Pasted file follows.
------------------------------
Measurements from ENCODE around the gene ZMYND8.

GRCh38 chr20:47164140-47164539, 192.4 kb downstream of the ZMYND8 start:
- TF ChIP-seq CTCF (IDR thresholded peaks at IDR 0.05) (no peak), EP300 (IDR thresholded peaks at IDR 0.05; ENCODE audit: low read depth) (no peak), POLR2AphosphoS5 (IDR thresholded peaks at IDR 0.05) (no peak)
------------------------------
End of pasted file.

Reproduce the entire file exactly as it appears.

Measurements from ENCODE around the gene ZMYND8.

GRCh38 chr20:47164140-47164539, 192.4 kb downstream of the ZMYND8 start:
- TF ChIP-seq CTCF (IDR thresholded peaks at IDR 0.05) (no peak), EP300 (IDR thresholded peaks at IDR 0.05; ENCODE audit: low read depth) (no peak), POLR2AphosphoS5 (IDR thresholded peaks at IDR 0.05) (no peak)